Date Published: 14 May 2012

Researchers explain the different mechanisms of pain

Neurons firing : There are different mechanisms for pain.
Click for more news from or about Leeds.
See also Books about Leeds, England.

Researchers at Leeds University have recently reported a previously unknown mechanism through which pain is signalled by nerve cells. This discovery may explain failings in the drug development process for painkillers. It may also offer opportunities for a new approach.

The team, led by Dr Nikita Gamper of Leeds University's Faculty of Biological Sciences, is investigating the difference between persistent pain, such as toothache, and pain that results from the increased sensitivity of nerves in injured or diseased tissue (for example when we touch inflamed skin), known as hyperalgesia. It has discovered that these two types of pain are generated by the same nerves, but result from different underlying mechanisms.

The research has involved investigating the painful effects of two substances that cause local inflammation:

  • bradykinin, and
  • substance P.

Both of these substances bind to specific receptors on nerve cells, generating signals to the central nervous system (CNS). The receptors are from the same family so it had always been assumed they stimulate the same signalling pathway. However, the team found that each receptor produces different signals; the one associated with bradykinin causing both hyperalgesia and persistent pain, whereas the one associated with substance P only caused hyperalgesia.

Dr Gamper said:

"Pain originates from a series of electrical signals sent by nerve cells in to the central nervous system and ultimately the brain. Despite much progress, we still don't know enough about the mechanisms by which these pain signals are generated. However, this research has shown that whilst the sensation of pain can be similar between various conditions, the underlying molecular mechanisms may in fact be very different."

Existing painkillers are 'non-specific', designed to generally dull the reception of these signals in the central nervous system. Some stronger pain killers can provoke unwanted side effects such as disorientation, drowsiness or nausea. The search for new better drugs is pressing but the lack of progress in developing truly targeted analgesics has led to several pharmaceutical companies dropping this area of research altogether.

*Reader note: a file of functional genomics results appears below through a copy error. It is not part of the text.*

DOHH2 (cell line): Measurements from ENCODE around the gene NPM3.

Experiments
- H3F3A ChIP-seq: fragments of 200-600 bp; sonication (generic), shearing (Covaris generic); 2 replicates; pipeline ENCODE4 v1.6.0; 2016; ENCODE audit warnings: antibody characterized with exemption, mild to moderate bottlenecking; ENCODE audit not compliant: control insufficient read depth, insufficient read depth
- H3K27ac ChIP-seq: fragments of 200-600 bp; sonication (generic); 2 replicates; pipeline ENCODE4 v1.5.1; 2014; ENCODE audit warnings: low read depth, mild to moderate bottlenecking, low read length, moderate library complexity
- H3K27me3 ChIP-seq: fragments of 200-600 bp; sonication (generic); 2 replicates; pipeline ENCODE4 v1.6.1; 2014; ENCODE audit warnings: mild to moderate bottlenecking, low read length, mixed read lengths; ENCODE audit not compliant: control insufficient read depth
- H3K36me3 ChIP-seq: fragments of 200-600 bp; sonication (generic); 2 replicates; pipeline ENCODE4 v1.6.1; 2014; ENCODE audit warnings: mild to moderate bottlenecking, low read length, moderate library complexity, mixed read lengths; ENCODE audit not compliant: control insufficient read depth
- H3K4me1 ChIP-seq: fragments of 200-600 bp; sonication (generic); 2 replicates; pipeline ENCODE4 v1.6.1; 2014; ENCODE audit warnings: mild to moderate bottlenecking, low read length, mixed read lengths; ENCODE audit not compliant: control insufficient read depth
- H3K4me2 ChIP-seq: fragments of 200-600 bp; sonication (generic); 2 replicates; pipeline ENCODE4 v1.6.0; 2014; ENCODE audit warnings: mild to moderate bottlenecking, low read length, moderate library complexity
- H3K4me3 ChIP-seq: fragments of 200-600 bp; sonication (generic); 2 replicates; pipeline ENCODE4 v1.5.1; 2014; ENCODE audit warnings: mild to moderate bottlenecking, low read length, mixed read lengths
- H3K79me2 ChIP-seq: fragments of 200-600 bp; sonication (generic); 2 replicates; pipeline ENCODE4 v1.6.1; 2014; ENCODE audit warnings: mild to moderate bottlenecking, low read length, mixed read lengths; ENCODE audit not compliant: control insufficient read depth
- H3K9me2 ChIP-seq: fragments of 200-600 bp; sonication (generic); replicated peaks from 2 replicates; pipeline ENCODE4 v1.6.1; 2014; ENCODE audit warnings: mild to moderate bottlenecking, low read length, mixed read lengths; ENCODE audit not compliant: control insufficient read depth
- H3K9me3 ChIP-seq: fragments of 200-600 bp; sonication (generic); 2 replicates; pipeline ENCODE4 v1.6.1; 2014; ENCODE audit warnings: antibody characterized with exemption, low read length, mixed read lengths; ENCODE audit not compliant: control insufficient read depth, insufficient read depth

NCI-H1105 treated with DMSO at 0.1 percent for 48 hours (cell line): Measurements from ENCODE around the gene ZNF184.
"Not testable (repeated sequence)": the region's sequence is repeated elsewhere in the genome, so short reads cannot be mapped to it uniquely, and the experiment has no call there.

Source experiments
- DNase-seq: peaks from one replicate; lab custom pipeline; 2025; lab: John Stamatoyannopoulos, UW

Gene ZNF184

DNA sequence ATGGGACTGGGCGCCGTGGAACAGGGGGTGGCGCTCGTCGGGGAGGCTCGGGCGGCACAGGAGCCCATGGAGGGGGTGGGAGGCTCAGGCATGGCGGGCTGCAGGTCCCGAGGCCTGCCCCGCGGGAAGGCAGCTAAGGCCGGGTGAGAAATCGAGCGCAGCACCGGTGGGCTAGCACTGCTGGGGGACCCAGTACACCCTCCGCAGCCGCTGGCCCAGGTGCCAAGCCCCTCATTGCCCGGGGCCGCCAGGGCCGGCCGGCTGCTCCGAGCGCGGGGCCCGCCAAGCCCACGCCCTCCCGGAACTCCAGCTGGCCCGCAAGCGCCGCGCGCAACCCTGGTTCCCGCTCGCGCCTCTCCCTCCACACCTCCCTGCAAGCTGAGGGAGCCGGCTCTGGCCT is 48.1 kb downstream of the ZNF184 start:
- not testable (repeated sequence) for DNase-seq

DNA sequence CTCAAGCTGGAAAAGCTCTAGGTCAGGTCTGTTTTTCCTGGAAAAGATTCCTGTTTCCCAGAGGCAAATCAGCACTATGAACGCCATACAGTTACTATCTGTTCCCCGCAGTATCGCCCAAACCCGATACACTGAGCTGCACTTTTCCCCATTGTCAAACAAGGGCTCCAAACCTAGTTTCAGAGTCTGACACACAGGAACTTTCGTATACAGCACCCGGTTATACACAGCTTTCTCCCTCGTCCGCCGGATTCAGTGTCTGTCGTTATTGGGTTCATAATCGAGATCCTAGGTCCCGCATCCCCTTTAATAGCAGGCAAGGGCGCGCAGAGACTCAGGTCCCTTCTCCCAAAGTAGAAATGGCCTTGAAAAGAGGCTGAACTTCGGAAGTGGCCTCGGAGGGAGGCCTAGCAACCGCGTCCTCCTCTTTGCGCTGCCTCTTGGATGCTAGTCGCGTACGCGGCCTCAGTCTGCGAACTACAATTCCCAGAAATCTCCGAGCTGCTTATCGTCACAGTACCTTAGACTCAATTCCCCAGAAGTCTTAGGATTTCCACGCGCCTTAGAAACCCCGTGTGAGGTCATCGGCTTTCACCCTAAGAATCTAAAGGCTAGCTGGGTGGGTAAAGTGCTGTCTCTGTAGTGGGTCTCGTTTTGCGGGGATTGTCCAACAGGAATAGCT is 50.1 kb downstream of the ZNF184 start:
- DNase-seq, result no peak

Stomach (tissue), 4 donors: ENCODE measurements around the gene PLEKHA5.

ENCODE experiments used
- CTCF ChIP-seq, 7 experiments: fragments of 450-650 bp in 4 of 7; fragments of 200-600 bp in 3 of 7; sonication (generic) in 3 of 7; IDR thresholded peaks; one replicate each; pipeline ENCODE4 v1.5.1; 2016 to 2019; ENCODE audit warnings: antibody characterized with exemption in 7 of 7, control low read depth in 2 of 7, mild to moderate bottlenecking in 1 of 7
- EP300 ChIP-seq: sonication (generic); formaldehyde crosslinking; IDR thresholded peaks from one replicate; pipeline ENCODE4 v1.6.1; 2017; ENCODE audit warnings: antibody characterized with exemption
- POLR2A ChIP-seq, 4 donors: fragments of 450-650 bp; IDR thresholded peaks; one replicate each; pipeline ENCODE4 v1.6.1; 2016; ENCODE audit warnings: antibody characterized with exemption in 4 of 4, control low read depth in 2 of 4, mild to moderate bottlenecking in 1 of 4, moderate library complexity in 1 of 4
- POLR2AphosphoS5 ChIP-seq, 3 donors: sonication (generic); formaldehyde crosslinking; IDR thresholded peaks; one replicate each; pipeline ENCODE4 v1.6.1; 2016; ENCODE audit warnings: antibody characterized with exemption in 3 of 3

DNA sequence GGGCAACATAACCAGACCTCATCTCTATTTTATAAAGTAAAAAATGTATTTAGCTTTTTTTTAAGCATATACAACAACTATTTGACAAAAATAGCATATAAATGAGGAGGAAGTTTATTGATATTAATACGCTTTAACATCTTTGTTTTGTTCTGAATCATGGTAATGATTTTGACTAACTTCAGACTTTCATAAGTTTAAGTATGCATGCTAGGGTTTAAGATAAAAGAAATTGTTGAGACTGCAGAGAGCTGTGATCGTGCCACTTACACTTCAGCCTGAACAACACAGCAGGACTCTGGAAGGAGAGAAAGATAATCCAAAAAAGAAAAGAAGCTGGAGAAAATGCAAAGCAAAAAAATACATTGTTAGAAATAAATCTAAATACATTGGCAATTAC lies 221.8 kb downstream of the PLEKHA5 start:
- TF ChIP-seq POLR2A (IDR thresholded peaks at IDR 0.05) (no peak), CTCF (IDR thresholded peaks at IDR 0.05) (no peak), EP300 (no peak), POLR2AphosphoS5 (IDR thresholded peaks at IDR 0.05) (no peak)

"What's exciting about these findings is that substance P may suppress the activation of the pain sensing nerves themselves," said Dr Gamper.

" It's increasingly evident that current strategies for testing and validating new painkillers often do not take into account a possible difference in how pain signals are generated. For instance, drugs for persistent pain are often tested solely for their ability to reduce hyperalgesia, and as a result, some of the drugs that are effective in the lab, fail in subsequent clinical trials. These findings challenge current approaches in drug development research and may offer new strategies," he said.

 

For more about pain see also neck pain, shoulder pain and elbow pain.


News is included on the IvyRose website to inform visitors about current health issues and research, but not to endorse any particular view or activity. Any views expressed in the article above are not necessarily those of IvyRose Ltd.. Material in this news item was released by the source listed below on 14 May 2012 and may have been edited (e.g. in style, length, and/or for ease of understanding by our international readers) for inclusion here. For further information, please visit the website whose link follows below.

Source: Leeds University, England (UK)
http://www.leeds.ac.uk

Also in the News:

Calls for blindness warnings on cigarettes - 1 May '12

A persistent cough may be a sign of lung cancer - 1 May '12

Complementary feeding campaign launched in Cambodia - 27 Apr '12

25 April 2012 is World Malaria Day - 25 Apr '12

Personal exercise regimes to treat depression in young people - 17 Apr '12

Discovery of genes that influence risk of fracture and osteoporosis - 16 Apr '12

Gene study leads to new insight into Alzheimers - 16 Apr '12

Do human cells shut-down during cell division ? - 13 Apr '12

Although care has been taken when compiling this page, the information contained might not be completely up to date. Accuracy cannot be guaranteed. This material is copyright. See terms of use.

IvyRose Holistic 2003-2019.